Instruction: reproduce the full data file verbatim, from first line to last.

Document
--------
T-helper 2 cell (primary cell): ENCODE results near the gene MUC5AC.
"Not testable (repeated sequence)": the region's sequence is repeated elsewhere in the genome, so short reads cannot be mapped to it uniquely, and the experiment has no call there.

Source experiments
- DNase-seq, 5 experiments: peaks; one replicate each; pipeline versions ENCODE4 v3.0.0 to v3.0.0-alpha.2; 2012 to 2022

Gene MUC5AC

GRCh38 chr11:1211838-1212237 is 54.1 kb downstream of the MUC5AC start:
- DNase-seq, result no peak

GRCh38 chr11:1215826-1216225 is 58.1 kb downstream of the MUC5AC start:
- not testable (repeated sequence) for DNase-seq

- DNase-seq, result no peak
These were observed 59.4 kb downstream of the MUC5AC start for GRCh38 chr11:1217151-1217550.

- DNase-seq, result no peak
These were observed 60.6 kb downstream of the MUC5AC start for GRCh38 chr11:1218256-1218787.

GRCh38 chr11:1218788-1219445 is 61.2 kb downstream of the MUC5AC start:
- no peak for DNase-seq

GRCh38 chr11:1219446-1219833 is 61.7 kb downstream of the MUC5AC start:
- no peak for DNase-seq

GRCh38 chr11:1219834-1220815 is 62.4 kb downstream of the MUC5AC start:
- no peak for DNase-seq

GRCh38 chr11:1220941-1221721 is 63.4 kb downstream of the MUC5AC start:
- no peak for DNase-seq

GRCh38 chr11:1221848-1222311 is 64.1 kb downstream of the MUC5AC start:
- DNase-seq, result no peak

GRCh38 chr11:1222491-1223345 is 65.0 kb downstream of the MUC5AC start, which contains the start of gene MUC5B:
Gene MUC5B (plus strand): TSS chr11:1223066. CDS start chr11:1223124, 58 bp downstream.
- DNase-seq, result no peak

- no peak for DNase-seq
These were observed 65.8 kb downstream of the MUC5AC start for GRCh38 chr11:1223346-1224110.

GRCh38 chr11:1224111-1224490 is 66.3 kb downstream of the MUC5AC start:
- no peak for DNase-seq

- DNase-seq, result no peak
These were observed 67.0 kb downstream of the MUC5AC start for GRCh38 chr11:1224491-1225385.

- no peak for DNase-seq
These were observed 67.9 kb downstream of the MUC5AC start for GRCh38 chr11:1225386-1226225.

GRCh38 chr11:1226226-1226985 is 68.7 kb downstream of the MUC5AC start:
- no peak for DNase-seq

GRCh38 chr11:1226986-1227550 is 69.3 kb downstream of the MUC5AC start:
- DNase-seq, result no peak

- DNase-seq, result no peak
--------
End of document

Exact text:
T-helper 2 cell (primary cell): ENCODE results near the gene MUC5AC.
"Not testable (repeated sequence)": the region's sequence is repeated elsewhere in the genome, so short reads cannot be mapped to it uniquely, and the experiment has no call there.

Source experiments
- DNase-seq, 5 experiments: peaks; one replicate each; pipeline versions ENCODE4 v3.0.0 to v3.0.0-alpha.2; 2012 to 2022

Gene MUC5AC

GRCh38 chr11:1211838-1212237 is 54.1 kb downstream of the MUC5AC start:
- DNase-seq, result no peak

GRCh38 chr11:1215826-1216225 is 58.1 kb downstream of the MUC5AC start:
- not testable (repeated sequence) for DNase-seq

- DNase-seq, result no peak
These were observed 59.4 kb downstream of the MUC5AC start for GRCh38 chr11:1217151-1217550.

- DNase-seq, result no peak
These were observed 60.6 kb downstream of the MUC5AC start for GRCh38 chr11:1218256-1218787.

GRCh38 chr11:1218788-1219445 is 61.2 kb downstream of the MUC5AC start:
- no peak for DNase-seq

GRCh38 chr11:1219446-1219833 is 61.7 kb downstream of the MUC5AC start:
- no peak for DNase-seq

GRCh38 chr11:1219834-1220815 is 62.4 kb downstream of the MUC5AC start:
- no peak for DNase-seq

GRCh38 chr11:1220941-1221721 is 63.4 kb downstream of the MUC5AC start:
- no peak for DNase-seq

GRCh38 chr11:1221848-1222311 is 64.1 kb downstream of the MUC5AC start:
- DNase-seq, result no peak

GRCh38 chr11:1222491-1223345 is 65.0 kb downstream of the MUC5AC start, which contains the start of gene MUC5B:
Gene MUC5B (plus strand): TSS chr11:1223066. CDS start chr11:1223124, 58 bp downstream.
- DNase-seq, result no peak

- no peak for DNase-seq
These were observed 65.8 kb downstream of the MUC5AC start for GRCh38 chr11:1223346-1224110.

GRCh38 chr11:1224111-1224490 is 66.3 kb downstream of the MUC5AC start:
- no peak for DNase-seq

- DNase-seq, result no peak
These were observed 67.0 kb downstream of the MUC5AC start for GRCh38 chr11:1224491-1225385.

- no peak for DNase-seq
These were observed 67.9 kb downstream of the MUC5AC start for GRCh38 chr11:1225386-1226225.

GRCh38 chr11:1226226-1226985 is 68.7 kb downstream of the MUC5AC start:
- no peak for DNase-seq

GRCh38 chr11:1226986-1227550 is 69.3 kb downstream of the MUC5AC start:
- DNase-seq, result no peak

- DNase-seq, result no peak